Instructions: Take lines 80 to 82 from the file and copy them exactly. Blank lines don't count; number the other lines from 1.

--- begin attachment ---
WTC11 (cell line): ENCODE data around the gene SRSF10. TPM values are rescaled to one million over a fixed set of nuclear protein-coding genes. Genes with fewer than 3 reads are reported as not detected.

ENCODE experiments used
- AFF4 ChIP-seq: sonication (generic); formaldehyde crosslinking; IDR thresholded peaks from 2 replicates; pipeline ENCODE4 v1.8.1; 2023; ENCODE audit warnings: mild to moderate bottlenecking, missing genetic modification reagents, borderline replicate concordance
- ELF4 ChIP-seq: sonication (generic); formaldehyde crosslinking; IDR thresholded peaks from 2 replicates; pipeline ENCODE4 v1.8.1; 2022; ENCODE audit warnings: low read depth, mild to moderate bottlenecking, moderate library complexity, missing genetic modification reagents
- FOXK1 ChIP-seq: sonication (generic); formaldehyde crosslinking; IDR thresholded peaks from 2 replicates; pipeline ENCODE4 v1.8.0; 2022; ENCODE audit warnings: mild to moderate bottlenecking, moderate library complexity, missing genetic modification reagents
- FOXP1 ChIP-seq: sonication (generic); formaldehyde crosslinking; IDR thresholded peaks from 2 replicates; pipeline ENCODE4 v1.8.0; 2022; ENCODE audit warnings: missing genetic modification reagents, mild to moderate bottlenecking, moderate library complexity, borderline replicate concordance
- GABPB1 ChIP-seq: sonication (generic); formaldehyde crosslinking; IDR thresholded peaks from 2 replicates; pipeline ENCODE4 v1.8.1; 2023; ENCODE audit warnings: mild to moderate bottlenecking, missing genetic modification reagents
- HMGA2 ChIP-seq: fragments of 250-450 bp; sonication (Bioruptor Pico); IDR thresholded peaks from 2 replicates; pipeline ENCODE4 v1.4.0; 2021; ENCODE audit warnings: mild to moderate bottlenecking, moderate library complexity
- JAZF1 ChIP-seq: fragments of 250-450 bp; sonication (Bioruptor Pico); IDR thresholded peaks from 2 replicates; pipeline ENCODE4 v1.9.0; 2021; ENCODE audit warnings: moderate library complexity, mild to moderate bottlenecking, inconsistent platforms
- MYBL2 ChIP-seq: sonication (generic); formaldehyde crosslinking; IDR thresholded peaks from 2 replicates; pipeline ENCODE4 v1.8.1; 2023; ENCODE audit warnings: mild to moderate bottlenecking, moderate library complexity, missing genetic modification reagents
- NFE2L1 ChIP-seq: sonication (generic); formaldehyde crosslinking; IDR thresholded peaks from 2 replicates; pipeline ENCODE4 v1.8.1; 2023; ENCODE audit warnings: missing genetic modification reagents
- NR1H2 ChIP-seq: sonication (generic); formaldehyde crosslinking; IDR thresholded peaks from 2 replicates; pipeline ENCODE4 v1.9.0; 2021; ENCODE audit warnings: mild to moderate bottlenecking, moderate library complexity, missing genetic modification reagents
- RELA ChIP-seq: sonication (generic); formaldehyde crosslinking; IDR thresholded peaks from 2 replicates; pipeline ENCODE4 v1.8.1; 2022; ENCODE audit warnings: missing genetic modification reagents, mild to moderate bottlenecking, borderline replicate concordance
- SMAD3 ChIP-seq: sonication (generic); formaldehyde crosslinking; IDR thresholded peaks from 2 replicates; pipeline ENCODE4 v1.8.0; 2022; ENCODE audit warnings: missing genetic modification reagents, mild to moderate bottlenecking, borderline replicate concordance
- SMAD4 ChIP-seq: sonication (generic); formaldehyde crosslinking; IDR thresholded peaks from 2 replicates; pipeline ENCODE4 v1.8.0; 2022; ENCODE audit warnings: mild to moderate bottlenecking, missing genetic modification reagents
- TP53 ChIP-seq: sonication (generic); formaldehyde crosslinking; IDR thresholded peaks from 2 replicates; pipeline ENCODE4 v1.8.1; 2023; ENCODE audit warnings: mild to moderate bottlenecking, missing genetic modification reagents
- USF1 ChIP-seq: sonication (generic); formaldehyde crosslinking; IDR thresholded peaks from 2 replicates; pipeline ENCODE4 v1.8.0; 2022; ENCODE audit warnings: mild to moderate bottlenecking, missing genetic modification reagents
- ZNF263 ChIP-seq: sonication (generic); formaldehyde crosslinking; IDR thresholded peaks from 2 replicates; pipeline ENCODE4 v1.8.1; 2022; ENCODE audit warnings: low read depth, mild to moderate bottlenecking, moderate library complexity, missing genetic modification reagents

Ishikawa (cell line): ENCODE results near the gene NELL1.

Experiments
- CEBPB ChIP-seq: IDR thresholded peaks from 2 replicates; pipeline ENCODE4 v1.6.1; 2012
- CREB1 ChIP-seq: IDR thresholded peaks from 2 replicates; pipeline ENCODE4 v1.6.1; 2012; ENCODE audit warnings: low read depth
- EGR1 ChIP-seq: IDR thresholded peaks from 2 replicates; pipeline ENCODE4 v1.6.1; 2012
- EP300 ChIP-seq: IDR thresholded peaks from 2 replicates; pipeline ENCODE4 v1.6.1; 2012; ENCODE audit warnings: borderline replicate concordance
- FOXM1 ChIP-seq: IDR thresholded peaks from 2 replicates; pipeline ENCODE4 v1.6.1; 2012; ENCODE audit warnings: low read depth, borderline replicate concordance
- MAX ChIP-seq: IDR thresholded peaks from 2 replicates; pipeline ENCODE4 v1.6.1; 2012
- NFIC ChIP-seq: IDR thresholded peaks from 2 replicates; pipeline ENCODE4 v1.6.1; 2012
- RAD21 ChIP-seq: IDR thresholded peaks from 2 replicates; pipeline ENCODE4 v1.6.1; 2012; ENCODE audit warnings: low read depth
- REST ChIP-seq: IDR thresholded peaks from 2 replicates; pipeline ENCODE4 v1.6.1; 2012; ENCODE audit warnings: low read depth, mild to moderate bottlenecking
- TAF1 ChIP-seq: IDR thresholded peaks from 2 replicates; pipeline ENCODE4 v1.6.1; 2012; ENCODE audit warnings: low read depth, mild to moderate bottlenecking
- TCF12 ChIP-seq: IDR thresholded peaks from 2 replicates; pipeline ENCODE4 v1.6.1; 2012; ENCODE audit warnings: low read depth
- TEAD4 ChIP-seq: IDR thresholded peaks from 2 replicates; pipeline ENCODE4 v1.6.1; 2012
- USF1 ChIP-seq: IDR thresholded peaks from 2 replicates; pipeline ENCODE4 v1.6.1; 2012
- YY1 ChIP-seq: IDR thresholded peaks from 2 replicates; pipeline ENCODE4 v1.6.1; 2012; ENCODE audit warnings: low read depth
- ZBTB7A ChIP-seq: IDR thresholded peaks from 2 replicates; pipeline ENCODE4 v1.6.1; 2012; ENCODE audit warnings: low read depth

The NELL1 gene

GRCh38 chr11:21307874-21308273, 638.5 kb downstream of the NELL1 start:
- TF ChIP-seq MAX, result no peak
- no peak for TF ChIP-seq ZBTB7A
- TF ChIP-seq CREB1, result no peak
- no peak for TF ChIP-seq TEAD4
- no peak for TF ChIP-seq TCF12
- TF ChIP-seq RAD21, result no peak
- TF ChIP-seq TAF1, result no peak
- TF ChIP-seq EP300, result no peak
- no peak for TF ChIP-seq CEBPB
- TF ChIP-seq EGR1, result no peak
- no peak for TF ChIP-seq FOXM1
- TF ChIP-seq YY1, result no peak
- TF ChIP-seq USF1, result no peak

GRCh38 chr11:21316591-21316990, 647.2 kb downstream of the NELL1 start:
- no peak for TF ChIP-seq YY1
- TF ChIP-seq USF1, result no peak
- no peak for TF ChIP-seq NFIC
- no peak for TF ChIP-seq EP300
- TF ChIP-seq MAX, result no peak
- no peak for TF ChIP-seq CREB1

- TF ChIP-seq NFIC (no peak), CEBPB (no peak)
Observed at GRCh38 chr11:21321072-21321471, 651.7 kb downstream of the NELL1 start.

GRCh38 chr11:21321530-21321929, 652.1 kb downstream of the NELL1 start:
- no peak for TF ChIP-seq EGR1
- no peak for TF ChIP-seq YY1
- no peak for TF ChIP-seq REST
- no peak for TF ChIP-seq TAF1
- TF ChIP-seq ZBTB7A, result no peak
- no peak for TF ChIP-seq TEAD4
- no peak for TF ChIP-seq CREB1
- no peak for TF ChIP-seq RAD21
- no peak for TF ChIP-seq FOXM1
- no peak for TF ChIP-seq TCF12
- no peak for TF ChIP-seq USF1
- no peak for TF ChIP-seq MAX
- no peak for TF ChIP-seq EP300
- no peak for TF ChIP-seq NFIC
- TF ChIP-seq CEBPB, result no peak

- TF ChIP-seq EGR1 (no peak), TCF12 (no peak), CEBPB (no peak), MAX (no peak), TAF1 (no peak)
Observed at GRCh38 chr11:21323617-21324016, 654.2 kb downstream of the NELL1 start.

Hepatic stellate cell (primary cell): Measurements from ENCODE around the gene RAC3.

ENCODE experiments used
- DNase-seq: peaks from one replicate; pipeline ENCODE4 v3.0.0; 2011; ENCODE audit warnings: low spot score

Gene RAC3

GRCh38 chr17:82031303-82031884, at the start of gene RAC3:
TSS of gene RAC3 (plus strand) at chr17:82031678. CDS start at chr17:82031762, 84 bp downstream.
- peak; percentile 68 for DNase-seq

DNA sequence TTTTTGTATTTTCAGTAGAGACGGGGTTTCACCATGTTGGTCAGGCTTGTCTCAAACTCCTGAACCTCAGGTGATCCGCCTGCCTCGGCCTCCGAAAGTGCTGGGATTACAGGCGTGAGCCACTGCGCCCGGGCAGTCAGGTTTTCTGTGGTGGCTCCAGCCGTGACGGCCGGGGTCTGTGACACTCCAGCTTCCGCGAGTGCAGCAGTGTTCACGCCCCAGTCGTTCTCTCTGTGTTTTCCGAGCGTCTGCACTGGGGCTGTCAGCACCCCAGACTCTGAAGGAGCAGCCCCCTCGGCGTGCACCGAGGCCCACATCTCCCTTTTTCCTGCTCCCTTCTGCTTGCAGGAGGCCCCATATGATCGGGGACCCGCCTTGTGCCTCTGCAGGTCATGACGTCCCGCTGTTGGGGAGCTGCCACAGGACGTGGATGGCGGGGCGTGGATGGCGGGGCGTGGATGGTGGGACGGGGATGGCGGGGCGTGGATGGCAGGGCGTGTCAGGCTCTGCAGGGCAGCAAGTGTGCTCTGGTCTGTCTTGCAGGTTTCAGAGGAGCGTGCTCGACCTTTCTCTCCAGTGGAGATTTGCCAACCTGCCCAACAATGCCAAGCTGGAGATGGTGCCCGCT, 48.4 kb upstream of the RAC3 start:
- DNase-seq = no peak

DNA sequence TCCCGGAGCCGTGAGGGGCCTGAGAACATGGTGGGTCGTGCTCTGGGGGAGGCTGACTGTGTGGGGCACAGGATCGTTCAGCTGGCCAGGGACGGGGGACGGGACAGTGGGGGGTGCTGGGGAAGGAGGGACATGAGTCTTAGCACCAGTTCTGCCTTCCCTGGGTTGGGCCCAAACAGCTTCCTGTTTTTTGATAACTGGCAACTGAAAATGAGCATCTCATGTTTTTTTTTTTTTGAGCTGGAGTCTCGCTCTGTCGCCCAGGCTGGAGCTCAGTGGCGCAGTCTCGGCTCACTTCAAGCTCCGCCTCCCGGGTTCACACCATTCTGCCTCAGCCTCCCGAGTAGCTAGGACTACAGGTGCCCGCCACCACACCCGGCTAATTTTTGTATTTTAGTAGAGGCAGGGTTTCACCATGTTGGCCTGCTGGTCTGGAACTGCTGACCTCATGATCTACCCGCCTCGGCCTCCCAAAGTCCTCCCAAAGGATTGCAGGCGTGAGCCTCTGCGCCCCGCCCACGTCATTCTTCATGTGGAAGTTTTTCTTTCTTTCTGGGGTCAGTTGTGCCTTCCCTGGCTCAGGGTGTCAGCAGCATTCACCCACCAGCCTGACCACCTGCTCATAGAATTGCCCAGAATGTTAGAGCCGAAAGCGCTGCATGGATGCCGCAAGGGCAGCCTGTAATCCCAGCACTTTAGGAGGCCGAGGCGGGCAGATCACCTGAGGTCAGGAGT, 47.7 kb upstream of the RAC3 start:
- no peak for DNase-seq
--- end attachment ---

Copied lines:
- DNase-seq: peaks from one replicate; pipeline ENCODE4 v3.0.0; 2011; ENCODE audit warnings: low spot score

Gene RAC3

GRCh38 chr17:82031303-82031884, at the start of gene RAC3: